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Whether you graduate with a degree in Molecular Biology or a degree in Comparative Literature, there are certain fundamental skills and qualities to develop during your college years. Who do you want to be when you graduate? What do you want to be able to do? Where do you want to be able to go?  Keep these questions in mind as you work toward your degree. The terms will pass quickly, and before you know it the expository speech you have to do for Communications 101 and the vivisection lab you have to do for Biology 201 will be memories. What you get out of those experiences, however, will stay with you: confidence, communication skills, teamwork experience, and a greater understanding of how the world works.

Your future employers have clear ideas of what they want from you and other college graduates. While employers expect students to graduate with in-depth knowledge of their field, they value broader skills and characteristics as well. For example, a 21st century graduate needs to know how to organize and interpret information and how to work in a diverse team, whether he/she is a medical researcher or an advertising executive. If your future employer is yourself, you have even more reason to develop a wide range of skills.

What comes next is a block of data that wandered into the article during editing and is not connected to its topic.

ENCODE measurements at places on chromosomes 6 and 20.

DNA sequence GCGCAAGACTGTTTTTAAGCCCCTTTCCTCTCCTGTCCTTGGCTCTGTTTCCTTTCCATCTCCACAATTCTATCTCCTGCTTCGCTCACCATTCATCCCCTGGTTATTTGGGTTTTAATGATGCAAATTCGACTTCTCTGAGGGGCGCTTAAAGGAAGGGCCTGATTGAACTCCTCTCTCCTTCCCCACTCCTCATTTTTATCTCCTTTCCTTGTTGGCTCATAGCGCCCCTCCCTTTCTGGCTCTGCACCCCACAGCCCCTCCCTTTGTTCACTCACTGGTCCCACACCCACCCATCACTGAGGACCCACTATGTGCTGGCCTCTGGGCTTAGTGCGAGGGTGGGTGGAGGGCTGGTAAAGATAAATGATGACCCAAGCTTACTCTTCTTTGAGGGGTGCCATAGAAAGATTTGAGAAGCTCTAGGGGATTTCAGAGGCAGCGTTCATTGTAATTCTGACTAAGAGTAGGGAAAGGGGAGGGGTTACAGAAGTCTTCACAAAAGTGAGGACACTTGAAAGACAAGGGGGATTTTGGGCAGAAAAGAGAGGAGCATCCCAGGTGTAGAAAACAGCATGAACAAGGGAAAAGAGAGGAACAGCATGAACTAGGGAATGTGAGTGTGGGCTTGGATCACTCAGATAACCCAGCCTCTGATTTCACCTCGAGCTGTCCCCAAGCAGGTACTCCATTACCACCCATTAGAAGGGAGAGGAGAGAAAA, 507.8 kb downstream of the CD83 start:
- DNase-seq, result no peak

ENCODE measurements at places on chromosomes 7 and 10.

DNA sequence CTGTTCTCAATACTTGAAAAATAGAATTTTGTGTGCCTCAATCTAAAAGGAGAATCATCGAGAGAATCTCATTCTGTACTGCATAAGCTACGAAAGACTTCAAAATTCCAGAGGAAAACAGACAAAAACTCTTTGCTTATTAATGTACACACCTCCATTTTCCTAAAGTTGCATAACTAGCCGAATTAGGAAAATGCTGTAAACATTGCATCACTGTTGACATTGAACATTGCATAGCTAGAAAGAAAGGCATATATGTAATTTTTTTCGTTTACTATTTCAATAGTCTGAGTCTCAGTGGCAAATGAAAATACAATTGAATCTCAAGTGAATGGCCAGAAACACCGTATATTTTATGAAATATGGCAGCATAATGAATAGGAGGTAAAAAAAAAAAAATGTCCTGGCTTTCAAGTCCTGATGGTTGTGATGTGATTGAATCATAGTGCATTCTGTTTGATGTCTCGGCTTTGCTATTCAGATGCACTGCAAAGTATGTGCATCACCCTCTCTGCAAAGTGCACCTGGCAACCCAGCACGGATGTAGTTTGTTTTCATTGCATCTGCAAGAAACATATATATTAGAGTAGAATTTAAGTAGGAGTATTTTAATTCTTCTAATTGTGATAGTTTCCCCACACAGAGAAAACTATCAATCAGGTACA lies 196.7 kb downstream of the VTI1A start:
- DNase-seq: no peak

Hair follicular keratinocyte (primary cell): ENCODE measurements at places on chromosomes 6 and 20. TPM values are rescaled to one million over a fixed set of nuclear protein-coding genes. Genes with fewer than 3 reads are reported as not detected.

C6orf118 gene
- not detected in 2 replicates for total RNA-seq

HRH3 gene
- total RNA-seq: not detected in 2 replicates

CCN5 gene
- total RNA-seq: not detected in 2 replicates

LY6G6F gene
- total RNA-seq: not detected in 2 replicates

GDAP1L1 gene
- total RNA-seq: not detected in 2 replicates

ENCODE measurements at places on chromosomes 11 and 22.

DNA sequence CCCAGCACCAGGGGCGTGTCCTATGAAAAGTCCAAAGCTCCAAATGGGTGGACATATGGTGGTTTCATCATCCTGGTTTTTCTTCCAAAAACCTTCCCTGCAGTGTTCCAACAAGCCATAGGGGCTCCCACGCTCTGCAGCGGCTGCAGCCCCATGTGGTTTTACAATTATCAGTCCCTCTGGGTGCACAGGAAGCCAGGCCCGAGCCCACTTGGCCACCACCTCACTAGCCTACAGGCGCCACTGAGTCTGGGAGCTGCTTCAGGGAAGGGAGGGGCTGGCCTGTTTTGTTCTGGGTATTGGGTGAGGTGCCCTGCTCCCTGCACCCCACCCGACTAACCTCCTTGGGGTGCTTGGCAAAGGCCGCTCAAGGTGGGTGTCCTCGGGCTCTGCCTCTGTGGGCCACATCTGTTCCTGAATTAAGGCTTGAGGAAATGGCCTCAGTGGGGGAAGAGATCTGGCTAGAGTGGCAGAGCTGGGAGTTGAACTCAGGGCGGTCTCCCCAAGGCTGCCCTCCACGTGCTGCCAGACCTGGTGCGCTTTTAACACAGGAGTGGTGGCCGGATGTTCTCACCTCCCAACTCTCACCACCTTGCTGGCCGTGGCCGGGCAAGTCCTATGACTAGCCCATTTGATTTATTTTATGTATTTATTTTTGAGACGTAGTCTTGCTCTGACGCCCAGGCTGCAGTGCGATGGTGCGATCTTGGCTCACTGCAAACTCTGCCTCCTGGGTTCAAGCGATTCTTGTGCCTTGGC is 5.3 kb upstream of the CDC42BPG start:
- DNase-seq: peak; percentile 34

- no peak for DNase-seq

This chapter will provide an overview of the vital skills and traits you need to be successful—in every sense of that word—in your life after graduation.

Must-have Skills and Traits

The Association of American Colleges and Universities released a report in 2013 that outlined the results of an employer survey conducted by Hart Research Associates about what college graduates need to know and be able to do when they enter the workforce. What may be surprising to some people is that the good old-fashioned liberal arts education is increasingly more valued. The pace of change in today's workplace is so fast that employers care less about a person's specialized skills and more about how innovative and adaptive he or she is. The computer language you learn in 2013 might be obsolete in 2020, but your willing- ness to learn a new computer language and your ability to work well with a team will keep you on the cutting edge.